Monday, December 8, 2008

Trying to remain above it all

The Liberal Party says goodbye to a leader who tried his best to bring about a new way of doing politics and to bring a balance between the economy and the environment. Despite what you might think of him, he led the party through some difficult times while enduring two and a half years of unprecedented attacks. This was the man who was instrumental in bringing an environmental awareness to politics, a man who brought in the Clarity Act and was a staunch proponent of national unity.

When he was elected, a new sense of opportunity for the future arose through the Liberal ranks, at least for those no where near the top of the heap. Here was someone who dared to envision a country that could lead the world in green technology and environmental initiatives, where social justice was a bedrock of a political platform. A grand vision that, while emboldening a few, failed to capture the majority; a vision that, when matched against a laissez-faire attitude to both, should have garnered support across the country. A good man; a good vision. Neither got bought.

Now, a few weeks after an election, facing an emboldened Conservative party, the opposition was once again faced with an issue of confidence. However, since the "poison pill" was forced on all opposition parties, Stephen Harper made one of his biggest mistakes, backing all three parties, supposedly weak with fatigued from the recent election, into a corner. He didn't expect them to join forces and come out fighting and, in the end, it was he who ran; ran to the Governor General to suspend parliament in order to save his own job. Pitiful!

In spite of this, the end is near for Stephane Dion. He has recognized that the same circumstances that caught the leader of the Conservatives by surprise have now conspired to bring about his early retirement as Liberal leader. Now that Stephane Dion has shortened his tenure, it has been recognized that the Liberal Party must select a new leader prior to returning to the House.

A few scenarios have been discussed and the rumour mill has been working overtime. In an interview with CTV, theories about the process for selecting a new leader were presented but, in spite of the answers, only a short sound byte was aired. I opined that a party-wide election was the best option but it was presented as a dissenting voice against the party's list of potential measures. In fact, I stated this as only one of the options, the rest being left on the cutting room floor. In spite of this, I still believe that a national phone/online poll would bring the best results, a strong showing for one of the contenders that would unite the party as we head into the next battle. We'll see what happens in caucus.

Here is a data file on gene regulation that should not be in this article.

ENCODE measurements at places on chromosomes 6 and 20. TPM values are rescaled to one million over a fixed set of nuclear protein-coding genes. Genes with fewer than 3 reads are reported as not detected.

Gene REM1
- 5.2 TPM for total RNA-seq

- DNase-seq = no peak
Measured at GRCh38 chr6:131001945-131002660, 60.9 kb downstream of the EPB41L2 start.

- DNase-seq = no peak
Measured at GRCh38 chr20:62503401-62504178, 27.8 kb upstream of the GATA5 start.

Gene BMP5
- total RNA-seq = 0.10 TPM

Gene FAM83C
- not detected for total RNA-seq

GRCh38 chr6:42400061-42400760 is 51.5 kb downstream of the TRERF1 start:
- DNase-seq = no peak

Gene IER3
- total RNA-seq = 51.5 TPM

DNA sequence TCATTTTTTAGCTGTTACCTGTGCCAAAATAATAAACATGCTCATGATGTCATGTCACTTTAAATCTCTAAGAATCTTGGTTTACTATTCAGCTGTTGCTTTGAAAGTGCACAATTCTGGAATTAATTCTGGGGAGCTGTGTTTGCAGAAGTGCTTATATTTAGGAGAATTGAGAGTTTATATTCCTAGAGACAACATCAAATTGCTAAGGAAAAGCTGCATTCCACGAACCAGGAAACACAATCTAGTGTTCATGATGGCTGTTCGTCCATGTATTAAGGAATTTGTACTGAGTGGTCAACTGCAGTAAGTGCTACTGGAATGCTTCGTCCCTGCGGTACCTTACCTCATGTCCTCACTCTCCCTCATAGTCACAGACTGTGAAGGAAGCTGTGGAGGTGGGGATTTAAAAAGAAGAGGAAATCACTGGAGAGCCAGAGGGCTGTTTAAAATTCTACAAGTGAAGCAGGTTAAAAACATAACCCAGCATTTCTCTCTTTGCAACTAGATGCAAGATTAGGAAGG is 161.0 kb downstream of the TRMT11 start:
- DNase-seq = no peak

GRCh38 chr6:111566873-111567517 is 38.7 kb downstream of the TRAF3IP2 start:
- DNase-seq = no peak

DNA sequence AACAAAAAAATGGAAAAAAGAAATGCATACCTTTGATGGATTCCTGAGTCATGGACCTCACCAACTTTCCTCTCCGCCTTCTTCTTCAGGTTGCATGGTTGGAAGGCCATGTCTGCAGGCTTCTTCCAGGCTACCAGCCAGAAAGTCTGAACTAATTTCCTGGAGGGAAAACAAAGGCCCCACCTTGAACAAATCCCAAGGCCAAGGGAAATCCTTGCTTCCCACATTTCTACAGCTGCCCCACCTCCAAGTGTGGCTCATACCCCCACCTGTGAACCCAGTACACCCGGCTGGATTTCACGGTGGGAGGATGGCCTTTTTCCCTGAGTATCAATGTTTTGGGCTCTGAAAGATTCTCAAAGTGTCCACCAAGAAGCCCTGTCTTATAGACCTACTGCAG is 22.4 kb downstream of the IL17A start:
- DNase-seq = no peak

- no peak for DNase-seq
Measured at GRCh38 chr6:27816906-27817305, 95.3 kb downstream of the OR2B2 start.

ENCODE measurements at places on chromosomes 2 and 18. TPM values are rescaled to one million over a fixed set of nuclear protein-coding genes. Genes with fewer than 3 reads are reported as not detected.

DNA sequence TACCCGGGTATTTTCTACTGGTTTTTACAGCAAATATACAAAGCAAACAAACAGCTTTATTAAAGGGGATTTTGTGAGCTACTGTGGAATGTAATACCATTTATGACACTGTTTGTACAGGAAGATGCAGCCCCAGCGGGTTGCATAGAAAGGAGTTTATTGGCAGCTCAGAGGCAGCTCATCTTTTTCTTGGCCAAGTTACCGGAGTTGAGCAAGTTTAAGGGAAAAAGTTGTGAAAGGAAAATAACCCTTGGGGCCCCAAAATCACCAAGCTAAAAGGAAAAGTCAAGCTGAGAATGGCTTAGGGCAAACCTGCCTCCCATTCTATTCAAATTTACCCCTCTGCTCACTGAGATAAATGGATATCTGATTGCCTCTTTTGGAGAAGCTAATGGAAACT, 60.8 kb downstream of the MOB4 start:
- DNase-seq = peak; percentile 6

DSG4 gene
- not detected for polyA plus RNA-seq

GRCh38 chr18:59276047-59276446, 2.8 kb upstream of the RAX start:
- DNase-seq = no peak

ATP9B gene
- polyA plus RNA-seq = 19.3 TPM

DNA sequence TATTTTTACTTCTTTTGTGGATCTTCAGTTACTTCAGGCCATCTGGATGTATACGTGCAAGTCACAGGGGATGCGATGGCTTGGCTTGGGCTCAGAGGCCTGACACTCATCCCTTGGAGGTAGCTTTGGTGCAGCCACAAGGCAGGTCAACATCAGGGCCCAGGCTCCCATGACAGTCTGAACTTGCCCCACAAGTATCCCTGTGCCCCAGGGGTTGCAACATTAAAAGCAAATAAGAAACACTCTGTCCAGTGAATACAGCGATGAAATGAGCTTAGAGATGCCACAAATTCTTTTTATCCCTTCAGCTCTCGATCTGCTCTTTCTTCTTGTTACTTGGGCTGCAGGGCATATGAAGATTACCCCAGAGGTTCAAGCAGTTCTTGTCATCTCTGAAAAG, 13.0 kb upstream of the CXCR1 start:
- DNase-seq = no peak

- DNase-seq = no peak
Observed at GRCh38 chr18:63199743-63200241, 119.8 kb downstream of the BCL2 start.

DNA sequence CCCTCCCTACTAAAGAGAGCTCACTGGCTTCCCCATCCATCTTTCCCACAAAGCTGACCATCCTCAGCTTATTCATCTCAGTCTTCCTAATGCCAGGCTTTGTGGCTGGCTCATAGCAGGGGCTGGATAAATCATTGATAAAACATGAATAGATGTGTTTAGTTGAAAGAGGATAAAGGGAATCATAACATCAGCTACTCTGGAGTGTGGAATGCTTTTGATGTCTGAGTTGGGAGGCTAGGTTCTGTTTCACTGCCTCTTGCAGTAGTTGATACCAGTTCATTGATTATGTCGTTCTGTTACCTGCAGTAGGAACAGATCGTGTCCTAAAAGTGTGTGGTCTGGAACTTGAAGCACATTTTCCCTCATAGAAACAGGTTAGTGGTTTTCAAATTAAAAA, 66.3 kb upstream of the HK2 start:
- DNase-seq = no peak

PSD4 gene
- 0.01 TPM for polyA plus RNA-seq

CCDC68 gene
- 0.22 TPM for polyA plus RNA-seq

A parliamentary crisis could be forestalled. Stephen Harper could leave his partisanship aside during this crisis and sincerely reach out to all parties for inclusive consultations. If this were to happen, a confrontation on January 26th could be avoided. However, if you listened to his statement upon leaving the GGs residence, you'll notice that he emphasized that he would be prepared to await the arrival of the opposition leaders. Not once did he offer to reach out to them. His conciliatory tone masked his true intentions; he did not want or need their advice. After all, he is THE ECONOMIST (funny how he is so much better at this economic game, having only a Masters degree, than 250 of the top PhDs in the country). In fact, it is difficult to fathom how he could turn an economic crisis into a political one and, at the same time, make it a national unity one. Going forward it is understandable why the opposition believes that a rabid tiger cannot change its stripes.

Stephen Harper, for all the talk about his strengths as a leader, is the real block to finding a solution to the economic mess that, while he did not create it, certainly placed the country's finances in such dire straights that whoever ends up holding the reins in January will have little, if any, room to maneuver. In fact, given Mr. Flaherty's record in Ontario, it may be safe to say that we are already in a deficit position, something that failed to come out of the economic update.

Mr. Dion, I wish you well and hope that your experiences will not detract you from the job still ahead. I sincerely wish that the new leadership continues to rely on your passion and energy as the country faces the coming crisis.

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